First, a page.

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In the last few days, the Julian has been in the demolition process. The church has been gone for some time. It appeared to be a rather simple interior, with some plaster ‘frames’ on the walls, and had a small balcony. I have some photos.
I wouldn’t say so. It’s a lot better than i’d expect for the price. It’s quiet, the prints are usually in good shape, popcorn is fresh. Not the cleanest place ever, but i’ve seen worse. Plus hardly anyone is ever there, so you don’t have to put up with a lot of obnoxious people. And with only one or two people working there, it would be quite easy to sneak in were one so inclined. It’s also a great time capsule of 80s cinema.
Well, the sum includes all the new development. I would imagine proper programming is included.
Correct address was 6225 N Broadway. It was owned by Herschell Gordon Lewis of exploitation fame, along with the 400, and Adelphi from 1967-1972. In 1972, he sold the lease of the Adelphi to Clyde Klepper and Jim Burrows, and 400 and Devon leases were sold to a third party. Burrows and Klepper quickly took on the 400 and Devon as well. In 1974 Bruce Trinz, who had run the famed Clark and son of one of the founders of the Lubliner & Trinz chain, was hired to program the three, which he did for several years. In 1977 the Devon and Adelphi were sublet to Richard Stern, who ran the Wilmette and whose family had been in the business since 1929. In the early 80s Burrows took back the Devon and Adelphi from Stern. The theaters, which were owned by a consortium of attorneys headed by lawyer Samuel Fumel, were deteriorating badly. In December 1984 the roof of the Devon collapsed, and Burrows asked the owners what they intended to do. One of the lawyers replied, “That’s what you have insurance for.” Fumel died in 1984, and soon the other owners were trying to sell the theaters. They sold the 400 in 1986. Tired of all the problems, Burrows unloaded the Devon and Adelphi in 1987. Prior to its demise, the Devon was owned by notorious chicago land bankers Lou Wolf and Ken Goldberg, who also have owned the Granada, Sheridan, Riviera, Uptown, and Marquette, among others. The Devon was finally demolished in 1996. Sources: Chicago Reader, “Three Penny Operator”, February 21, 1997; Chicago Magazine, “The Wrecker”, May 1989
The correct address for the theatre is 1807 S Allport; the listed address refers to the storefronts and building. Since the above links are no longer active, here are some additional ones.
You’re right. The LOC entry said 119 N Clark, I just must not have paid attention.
I haven’t seen Backdraft in a long time, but I know the Uptown in chicago was one of the filming locations.
I’m sorry for the confusion. The chicago historical society’s 1911 street renumeration guide (http://www.chsmedia.org/househistory/1911snc/start.pdf) shows that 176-78 was the old address and 110 was indeed the new address. The bijou dream was 178 and became 114.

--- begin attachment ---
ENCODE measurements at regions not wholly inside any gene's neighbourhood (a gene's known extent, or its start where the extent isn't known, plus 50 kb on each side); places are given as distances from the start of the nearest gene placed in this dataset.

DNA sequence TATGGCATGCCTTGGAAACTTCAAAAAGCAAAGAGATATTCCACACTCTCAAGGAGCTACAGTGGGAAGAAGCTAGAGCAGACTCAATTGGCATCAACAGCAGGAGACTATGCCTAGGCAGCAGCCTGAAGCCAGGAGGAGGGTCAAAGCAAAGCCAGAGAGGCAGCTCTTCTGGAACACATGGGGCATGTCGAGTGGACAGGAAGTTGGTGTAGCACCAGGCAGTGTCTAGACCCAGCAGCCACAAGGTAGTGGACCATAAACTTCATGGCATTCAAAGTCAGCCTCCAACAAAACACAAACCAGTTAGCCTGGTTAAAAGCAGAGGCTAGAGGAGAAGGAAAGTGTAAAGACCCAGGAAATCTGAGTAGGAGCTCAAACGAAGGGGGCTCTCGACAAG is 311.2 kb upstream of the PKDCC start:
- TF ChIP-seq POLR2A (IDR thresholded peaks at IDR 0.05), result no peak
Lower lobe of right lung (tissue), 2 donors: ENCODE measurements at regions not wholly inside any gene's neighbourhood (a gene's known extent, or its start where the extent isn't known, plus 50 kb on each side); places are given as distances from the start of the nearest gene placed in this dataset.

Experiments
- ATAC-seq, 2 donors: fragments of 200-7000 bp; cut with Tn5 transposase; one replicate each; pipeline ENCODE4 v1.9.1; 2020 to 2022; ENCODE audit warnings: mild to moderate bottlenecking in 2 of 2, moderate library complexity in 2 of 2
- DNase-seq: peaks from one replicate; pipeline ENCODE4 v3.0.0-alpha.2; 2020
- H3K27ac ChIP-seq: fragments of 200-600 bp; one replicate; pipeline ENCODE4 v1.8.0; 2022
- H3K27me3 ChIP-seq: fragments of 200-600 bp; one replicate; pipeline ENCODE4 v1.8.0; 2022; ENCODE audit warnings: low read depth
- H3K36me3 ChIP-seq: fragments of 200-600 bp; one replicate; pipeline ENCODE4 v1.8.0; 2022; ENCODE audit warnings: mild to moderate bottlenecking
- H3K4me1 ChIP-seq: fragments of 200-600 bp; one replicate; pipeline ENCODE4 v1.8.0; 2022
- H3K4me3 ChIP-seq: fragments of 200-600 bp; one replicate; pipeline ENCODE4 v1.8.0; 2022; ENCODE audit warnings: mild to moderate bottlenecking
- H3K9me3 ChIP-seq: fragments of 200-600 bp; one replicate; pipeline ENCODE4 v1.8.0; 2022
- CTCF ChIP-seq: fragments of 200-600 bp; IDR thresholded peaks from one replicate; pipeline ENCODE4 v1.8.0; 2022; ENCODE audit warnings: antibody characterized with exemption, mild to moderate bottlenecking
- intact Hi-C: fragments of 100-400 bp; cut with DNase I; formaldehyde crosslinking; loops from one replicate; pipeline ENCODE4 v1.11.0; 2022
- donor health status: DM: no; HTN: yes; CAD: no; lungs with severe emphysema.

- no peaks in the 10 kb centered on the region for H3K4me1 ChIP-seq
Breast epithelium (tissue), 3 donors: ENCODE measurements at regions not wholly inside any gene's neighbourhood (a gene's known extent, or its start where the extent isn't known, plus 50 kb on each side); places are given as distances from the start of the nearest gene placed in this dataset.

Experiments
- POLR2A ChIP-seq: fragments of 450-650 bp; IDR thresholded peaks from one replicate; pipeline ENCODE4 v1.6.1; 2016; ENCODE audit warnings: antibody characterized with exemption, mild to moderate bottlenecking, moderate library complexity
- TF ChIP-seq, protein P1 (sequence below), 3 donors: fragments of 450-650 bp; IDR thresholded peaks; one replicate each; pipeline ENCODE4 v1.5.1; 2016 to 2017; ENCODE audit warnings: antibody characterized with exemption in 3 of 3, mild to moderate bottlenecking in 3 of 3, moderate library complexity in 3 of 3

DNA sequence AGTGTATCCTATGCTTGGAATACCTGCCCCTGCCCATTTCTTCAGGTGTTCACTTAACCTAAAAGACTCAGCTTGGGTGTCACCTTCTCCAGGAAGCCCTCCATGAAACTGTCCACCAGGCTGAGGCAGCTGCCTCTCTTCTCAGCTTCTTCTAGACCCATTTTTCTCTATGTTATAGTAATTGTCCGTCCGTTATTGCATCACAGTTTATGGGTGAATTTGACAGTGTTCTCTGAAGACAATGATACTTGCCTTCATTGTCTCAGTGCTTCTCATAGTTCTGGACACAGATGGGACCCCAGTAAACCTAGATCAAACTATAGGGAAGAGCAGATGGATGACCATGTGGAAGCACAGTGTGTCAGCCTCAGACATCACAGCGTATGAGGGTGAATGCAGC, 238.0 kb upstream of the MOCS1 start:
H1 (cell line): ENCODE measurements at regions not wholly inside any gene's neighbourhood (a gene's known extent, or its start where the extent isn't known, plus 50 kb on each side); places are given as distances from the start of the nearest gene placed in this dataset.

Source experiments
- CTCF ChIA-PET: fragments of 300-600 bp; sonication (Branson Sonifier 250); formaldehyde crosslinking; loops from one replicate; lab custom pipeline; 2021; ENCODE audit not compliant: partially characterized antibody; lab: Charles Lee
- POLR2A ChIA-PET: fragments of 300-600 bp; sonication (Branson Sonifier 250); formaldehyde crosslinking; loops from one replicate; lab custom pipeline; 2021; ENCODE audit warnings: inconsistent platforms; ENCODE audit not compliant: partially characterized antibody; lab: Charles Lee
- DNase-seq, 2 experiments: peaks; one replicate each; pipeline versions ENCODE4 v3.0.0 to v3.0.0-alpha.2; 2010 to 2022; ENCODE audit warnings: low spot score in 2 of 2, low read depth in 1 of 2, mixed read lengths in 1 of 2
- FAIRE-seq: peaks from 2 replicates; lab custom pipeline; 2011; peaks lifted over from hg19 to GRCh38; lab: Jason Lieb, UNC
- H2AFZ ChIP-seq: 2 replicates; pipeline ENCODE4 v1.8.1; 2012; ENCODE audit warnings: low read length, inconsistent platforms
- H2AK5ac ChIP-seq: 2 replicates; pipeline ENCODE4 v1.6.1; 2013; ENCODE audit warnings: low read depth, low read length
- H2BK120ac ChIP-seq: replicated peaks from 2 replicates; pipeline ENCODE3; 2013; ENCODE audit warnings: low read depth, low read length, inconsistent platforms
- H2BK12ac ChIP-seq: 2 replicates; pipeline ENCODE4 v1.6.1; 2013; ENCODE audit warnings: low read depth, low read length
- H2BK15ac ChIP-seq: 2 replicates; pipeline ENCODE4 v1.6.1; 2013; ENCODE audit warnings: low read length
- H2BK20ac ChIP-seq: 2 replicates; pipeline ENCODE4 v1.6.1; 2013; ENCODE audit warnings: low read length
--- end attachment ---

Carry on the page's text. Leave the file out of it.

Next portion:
There were some other close by theatres, for example the terminal and metro
Both were said to be built in 1916, and there is a listing on the American Theatre organ society page for a Chateau (Vogue) Theater. Hard to say if that’s just another mistaken identity though. Seems likely that they were one and the same. What was your source for the list of theatres in the Mitchell Bros. Chain shown in your comment on the Sheridan entry?
Looks like a McDonald’s.
I’d like to know this too. Recently a large number of interior photos was posted to http://www.cinematour.com/tour.php?db=us&id=6473 . It looks pretty blitzed to me, but you never know.
A chciago reader article on Jim Burrows indicates that it wasn’t actually twinned until December, 1989
A pair of postcard views of the princess
View link Here are a few interior photos.
The real estate is probably just too expensive there. If it weren’t, I would imagine someone like Village would jump on it.
This is because the stage at the Chicago is rather shallow, compared to the Oriental, which had its stage expanded into an adjacent building, or the Palace, which just had a deeper stage to begin with, since it was built as a premiere vaudeville house. Of course, never say never- after all, Todd Rundgren will be playing a concert at the Oriental soon, and I don’t believe anyone’s played there before.
The Dillinger alley is still there, the buildings around it have just changed. View link This shows a diagram of the Dillinger Shooting; the grocery was demolished recently and a coldstone and qdoba now occupy its site. The 3 Penny is still there, twinned. As far as I know, the only theatre just off Argyle was the Argmore, but that closed in the 50s. Perhaps you’re thinking of the Bryn Mawr, directly next to the Bryn Mawr stop? The Century Centre, and all the other theatres you mention are all listed on this site.
Address: 119 N Clark St
Inner City Entertainment ran the Hyde Park after Meridian, which ICE held a stake in.
The Chicago Tribune’s March 13 Arts & Entertainment section contains an article detailing Harold Zook, the Pickwick’s architect. It is available at View link . Registration not required, but I expect that it will only be up temporarily.
A currency exchange now occupies the site.
The site is now a parking lot.
Jazz Age Chicago shows this as having been called the ‘Halster’, although I imagine that is a typo. Status should be changed to demolished.
Here is a photo of the theatre with the neon lit.